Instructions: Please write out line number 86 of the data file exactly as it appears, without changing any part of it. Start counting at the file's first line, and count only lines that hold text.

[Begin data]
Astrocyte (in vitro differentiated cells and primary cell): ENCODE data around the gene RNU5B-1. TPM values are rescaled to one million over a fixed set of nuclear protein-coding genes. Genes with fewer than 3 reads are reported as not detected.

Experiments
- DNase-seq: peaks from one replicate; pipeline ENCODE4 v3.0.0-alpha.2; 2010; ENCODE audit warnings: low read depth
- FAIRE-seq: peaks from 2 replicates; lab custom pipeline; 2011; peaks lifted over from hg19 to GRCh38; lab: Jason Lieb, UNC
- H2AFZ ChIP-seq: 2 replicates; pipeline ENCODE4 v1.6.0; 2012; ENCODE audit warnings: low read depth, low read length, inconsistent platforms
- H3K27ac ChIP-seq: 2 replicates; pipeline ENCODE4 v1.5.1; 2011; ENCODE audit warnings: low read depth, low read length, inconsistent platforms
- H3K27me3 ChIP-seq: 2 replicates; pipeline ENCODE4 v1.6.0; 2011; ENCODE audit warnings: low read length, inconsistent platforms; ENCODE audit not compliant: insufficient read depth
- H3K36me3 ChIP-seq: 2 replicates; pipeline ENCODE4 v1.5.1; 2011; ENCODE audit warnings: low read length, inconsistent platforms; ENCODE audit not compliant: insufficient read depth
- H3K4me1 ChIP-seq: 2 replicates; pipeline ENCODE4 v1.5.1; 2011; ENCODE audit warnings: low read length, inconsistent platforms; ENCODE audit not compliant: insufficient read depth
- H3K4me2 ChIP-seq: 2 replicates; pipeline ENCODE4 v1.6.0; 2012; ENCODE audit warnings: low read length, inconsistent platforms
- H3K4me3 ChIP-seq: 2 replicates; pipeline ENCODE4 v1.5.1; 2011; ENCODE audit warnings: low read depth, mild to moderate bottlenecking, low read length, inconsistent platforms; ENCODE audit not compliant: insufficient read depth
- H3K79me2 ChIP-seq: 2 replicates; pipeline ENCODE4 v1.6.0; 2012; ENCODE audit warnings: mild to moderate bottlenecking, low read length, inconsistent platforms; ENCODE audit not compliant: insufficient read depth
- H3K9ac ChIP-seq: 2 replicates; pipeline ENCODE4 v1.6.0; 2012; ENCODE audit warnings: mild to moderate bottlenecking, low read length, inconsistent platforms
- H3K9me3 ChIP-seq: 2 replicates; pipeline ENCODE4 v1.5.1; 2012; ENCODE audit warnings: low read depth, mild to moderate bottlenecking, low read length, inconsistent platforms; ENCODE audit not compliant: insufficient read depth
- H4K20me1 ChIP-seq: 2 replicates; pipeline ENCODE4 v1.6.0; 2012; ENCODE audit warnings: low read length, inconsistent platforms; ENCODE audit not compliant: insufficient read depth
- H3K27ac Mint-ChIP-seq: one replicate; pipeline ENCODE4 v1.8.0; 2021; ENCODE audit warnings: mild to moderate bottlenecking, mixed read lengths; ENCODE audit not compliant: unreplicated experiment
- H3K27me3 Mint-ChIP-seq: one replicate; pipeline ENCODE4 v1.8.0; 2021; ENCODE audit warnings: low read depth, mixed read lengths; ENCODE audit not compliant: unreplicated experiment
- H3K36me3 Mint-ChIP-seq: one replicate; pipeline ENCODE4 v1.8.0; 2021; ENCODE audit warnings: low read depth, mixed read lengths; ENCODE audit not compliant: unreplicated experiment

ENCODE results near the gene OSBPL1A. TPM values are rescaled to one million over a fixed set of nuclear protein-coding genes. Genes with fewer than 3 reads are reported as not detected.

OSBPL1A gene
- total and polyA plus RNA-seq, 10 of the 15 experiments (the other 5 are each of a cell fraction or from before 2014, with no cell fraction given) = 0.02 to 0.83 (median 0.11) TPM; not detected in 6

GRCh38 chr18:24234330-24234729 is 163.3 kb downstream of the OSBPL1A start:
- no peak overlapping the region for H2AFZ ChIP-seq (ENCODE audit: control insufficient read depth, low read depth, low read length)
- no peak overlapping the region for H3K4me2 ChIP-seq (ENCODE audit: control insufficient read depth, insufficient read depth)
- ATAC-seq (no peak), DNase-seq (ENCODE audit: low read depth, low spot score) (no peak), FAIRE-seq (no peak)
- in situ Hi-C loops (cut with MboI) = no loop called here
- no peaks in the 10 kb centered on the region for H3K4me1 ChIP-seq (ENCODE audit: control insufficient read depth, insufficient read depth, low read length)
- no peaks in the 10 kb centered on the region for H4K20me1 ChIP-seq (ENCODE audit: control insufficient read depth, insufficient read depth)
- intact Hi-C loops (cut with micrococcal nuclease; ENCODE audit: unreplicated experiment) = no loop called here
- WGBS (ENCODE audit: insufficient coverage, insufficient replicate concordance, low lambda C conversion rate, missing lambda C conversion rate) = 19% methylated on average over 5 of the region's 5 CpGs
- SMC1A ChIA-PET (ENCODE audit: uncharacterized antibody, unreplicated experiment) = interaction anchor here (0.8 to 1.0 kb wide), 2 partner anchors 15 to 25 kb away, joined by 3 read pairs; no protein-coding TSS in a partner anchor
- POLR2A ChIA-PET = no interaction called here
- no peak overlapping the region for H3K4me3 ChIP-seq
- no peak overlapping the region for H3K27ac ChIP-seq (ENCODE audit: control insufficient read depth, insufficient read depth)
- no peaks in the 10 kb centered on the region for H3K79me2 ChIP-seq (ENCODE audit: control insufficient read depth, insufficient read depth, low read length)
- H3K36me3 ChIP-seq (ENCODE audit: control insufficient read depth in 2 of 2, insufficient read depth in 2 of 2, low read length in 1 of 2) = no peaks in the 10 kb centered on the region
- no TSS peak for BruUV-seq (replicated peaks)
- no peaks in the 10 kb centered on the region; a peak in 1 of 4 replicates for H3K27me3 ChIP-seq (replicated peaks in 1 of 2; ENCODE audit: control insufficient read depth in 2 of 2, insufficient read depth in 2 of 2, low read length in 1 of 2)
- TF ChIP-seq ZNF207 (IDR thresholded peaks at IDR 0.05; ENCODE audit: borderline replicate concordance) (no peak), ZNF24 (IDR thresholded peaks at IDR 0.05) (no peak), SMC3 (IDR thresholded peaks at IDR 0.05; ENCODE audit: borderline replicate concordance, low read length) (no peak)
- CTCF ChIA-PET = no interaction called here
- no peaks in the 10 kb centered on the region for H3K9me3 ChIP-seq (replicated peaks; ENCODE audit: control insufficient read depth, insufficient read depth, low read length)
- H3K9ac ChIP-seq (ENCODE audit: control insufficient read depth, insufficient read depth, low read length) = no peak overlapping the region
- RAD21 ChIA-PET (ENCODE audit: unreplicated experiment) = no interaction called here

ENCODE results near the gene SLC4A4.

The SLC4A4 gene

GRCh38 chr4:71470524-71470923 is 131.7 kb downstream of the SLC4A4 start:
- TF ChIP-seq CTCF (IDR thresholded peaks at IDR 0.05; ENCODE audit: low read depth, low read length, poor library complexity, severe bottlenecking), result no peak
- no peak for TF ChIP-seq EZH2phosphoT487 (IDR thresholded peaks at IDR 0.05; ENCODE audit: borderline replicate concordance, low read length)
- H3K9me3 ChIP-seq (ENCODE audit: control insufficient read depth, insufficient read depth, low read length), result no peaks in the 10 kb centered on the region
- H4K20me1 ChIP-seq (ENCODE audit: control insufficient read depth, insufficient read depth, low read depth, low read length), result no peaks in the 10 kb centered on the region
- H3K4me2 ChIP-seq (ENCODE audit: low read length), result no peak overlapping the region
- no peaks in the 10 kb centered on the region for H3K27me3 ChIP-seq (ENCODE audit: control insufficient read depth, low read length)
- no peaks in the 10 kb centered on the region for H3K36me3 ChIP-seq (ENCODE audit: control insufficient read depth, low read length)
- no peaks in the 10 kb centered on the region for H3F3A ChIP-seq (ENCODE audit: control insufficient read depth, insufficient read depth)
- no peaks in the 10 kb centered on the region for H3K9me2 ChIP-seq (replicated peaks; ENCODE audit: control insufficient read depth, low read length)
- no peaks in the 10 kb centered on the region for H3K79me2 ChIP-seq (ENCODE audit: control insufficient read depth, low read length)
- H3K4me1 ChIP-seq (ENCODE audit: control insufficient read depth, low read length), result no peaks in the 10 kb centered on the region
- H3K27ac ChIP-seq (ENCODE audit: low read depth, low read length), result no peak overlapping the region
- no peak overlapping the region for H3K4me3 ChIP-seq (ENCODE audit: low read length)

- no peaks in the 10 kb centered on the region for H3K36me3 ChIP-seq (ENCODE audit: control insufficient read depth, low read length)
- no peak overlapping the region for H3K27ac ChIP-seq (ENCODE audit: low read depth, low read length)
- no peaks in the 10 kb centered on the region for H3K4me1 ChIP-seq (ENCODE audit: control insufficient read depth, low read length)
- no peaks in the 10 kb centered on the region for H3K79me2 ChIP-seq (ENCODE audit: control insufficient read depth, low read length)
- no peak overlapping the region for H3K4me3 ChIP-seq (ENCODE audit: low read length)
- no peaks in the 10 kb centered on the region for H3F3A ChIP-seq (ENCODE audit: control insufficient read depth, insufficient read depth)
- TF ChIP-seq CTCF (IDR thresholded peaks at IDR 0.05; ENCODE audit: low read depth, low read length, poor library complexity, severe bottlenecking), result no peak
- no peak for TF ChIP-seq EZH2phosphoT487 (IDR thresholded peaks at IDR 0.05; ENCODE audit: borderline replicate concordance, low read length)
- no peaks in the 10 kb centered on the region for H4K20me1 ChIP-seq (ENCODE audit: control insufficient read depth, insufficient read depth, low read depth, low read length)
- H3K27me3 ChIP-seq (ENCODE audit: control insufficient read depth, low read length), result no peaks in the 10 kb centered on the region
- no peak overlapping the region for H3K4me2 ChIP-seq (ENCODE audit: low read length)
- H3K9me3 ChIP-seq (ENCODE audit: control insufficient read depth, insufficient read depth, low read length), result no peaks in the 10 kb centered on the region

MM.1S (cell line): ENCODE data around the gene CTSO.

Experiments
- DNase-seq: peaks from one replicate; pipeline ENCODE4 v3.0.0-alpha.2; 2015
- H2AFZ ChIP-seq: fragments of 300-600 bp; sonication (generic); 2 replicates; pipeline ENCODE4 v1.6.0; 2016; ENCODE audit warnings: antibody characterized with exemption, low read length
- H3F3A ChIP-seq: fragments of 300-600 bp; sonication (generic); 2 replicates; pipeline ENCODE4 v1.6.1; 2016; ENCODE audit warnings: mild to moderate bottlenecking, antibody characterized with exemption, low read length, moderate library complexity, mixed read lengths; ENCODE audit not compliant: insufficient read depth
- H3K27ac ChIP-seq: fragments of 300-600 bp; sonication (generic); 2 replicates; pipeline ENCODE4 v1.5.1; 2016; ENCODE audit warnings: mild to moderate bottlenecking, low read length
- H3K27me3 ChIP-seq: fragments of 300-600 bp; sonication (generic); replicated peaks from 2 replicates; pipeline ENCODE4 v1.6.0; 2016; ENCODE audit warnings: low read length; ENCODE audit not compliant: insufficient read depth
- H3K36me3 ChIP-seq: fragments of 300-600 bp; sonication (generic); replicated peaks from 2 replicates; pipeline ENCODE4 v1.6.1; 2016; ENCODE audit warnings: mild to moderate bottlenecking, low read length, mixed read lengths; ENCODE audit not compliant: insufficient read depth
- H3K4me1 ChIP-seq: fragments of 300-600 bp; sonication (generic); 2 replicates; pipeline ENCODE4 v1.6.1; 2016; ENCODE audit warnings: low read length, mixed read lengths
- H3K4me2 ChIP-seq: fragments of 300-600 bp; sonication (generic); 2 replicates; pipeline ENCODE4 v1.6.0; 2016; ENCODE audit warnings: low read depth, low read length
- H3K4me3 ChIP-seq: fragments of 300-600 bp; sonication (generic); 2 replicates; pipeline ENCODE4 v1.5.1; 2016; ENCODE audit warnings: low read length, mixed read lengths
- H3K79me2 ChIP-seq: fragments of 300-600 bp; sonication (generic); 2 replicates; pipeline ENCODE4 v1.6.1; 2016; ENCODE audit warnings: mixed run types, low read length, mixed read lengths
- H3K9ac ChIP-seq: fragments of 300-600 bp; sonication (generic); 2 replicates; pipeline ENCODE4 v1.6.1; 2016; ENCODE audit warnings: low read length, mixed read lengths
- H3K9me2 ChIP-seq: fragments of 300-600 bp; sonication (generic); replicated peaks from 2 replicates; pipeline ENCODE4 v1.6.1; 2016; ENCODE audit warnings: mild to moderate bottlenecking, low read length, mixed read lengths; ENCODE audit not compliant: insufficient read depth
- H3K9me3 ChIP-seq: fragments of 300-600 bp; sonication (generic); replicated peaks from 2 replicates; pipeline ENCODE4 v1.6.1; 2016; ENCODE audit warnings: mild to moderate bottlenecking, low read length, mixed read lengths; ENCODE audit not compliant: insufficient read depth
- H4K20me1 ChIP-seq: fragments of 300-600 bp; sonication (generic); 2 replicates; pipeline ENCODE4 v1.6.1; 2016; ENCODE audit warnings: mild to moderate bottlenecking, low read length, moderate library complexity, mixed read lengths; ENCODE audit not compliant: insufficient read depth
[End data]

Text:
- H3K9me3 ChIP-seq: fragments of 300-600 bp; sonication (generic); replicated peaks from 2 replicates; pipeline ENCODE4 v1.6.1; 2016; ENCODE audit warnings: mild to moderate bottlenecking, low read length, mixed read lengths; ENCODE audit not compliant: insufficient read depth